Serious Games I : Watson is down (2010, 8 min)
In the autumn of 2009, we filmed a drill at the Marine Corps Base 29 Palms in California. Four Marines sitting in a class represented the crew of a tank. They had laptops in front of them on which they steered their own vehicle and watched others in the unit being driven through a ComputerAnimation-Landscape. (...) During the exercise, the instructor places explosive devices and sets insurgents out in the area. A sniper shot the tank gunner, which we documented with the camera. When the tank drives over the fallow, it kicks up a dust tail. Even with all this attention to detail, death in the computer game is still something different than the real one.
Serious Games II : Three dead (2010, 8 min)
Again, in 29 Palms, we embarked on an exercise with around 300 extras who represented both the Afghan and Iraqi population. A few dozen Marines were on guard and went out on patrol. The town where the maneuver was carried out was on a slight rising in the desert and its buildings were made from containers. It looked as though we had modeled reality on a computer animation.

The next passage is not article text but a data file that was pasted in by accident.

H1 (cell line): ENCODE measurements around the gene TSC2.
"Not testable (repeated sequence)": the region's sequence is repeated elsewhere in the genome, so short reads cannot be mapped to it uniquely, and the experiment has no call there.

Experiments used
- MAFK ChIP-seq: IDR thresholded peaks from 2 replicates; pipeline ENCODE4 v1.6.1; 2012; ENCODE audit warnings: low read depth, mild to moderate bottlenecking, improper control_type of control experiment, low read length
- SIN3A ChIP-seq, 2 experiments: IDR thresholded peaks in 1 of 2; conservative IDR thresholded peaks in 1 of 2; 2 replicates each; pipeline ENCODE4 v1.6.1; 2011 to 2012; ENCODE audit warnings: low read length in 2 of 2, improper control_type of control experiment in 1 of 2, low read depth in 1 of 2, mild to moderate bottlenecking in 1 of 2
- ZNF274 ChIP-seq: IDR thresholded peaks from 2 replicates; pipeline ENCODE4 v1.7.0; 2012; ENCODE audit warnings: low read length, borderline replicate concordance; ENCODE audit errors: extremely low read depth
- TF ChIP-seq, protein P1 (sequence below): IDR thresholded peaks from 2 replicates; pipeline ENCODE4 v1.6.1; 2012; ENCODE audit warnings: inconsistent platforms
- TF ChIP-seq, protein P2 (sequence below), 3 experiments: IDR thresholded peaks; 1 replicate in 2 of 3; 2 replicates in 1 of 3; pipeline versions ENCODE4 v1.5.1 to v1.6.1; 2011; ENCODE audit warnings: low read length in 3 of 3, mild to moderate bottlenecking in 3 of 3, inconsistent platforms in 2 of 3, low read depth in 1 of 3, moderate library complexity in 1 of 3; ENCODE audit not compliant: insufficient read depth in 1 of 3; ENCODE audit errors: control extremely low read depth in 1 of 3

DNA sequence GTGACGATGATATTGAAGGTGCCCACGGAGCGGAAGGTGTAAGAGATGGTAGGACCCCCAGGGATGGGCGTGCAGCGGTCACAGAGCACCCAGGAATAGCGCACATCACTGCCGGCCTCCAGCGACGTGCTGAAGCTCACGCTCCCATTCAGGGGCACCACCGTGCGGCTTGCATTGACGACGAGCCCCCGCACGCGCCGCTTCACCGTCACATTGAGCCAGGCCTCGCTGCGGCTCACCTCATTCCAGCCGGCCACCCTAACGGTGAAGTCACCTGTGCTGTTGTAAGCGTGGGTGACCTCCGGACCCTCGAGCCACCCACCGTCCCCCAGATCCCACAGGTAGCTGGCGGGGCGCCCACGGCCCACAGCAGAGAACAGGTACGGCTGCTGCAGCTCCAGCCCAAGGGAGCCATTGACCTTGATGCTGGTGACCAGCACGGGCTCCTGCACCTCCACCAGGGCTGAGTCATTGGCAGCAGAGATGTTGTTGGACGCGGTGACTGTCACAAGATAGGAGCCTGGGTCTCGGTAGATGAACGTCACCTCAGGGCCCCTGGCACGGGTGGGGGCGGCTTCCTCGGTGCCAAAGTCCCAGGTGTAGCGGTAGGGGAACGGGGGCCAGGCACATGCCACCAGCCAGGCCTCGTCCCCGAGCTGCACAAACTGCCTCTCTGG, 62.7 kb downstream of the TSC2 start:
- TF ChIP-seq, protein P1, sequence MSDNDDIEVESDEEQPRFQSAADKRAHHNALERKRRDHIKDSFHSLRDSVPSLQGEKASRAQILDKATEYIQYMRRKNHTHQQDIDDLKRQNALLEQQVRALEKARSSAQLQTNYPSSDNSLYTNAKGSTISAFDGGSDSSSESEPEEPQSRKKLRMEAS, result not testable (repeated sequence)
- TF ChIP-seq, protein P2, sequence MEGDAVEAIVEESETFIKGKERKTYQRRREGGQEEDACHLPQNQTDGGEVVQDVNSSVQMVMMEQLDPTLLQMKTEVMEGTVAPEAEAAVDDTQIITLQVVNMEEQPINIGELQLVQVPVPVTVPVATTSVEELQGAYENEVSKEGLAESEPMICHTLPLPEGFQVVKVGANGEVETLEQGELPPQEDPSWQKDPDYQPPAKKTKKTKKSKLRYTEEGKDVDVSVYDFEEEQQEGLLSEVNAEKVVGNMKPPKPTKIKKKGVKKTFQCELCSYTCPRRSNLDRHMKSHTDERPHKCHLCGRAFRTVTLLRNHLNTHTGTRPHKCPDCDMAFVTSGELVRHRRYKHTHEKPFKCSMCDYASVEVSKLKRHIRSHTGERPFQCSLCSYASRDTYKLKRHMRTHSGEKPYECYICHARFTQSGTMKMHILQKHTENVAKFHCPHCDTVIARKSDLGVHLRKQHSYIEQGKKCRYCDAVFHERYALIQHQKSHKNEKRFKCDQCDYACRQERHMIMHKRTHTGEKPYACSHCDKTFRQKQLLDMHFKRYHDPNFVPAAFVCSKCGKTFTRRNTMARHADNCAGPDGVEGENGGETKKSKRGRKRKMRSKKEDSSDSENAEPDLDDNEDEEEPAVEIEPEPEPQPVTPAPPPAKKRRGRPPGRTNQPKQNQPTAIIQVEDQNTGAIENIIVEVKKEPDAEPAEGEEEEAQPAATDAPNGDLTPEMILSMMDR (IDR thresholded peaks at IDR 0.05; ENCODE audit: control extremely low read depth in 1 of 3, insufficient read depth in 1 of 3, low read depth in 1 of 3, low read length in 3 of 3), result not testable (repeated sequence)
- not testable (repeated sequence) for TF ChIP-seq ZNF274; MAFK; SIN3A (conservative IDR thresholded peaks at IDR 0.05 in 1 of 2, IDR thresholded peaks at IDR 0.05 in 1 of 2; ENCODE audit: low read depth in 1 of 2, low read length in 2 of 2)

Serious Games III : Immersion (2009, 20 min)
Filming for Immersion took place at Fort Louis, near Seattle, during a demonstration for therapists treating Post Traumatic Stress Disorder (PTSD) sufferers.(...) The therapy consists of subjecting traumatized soldiers to the conditions of war once again, in a virtual reality. It is a kind of going back to the beginning – not only literally to the beginning of the military experience, starting with the recruiting game, but also back to the beginnings of a technology that was initially developed by the military, was subsequently taken over by game designers, and is now being sold back to the same military apparatus from which it originated (...) At the same time, Immersion is also a return to the role-play with which, for Farocki, it had all begun – the role play that has never been absent from his work.
(Pieter van Bogaert, How to Live in a Game.)
Serious Games IV : A Sun without Shadow (2010, 8 min)
This chapter considers the fact that the pictures with which preparations were made for war are so very similar to the pictures with which war was evaluated afterward. But there is a difference: The program for commemorating traumatic experiences is somewhat cheaper. Nothing and no-one casts a shadow here.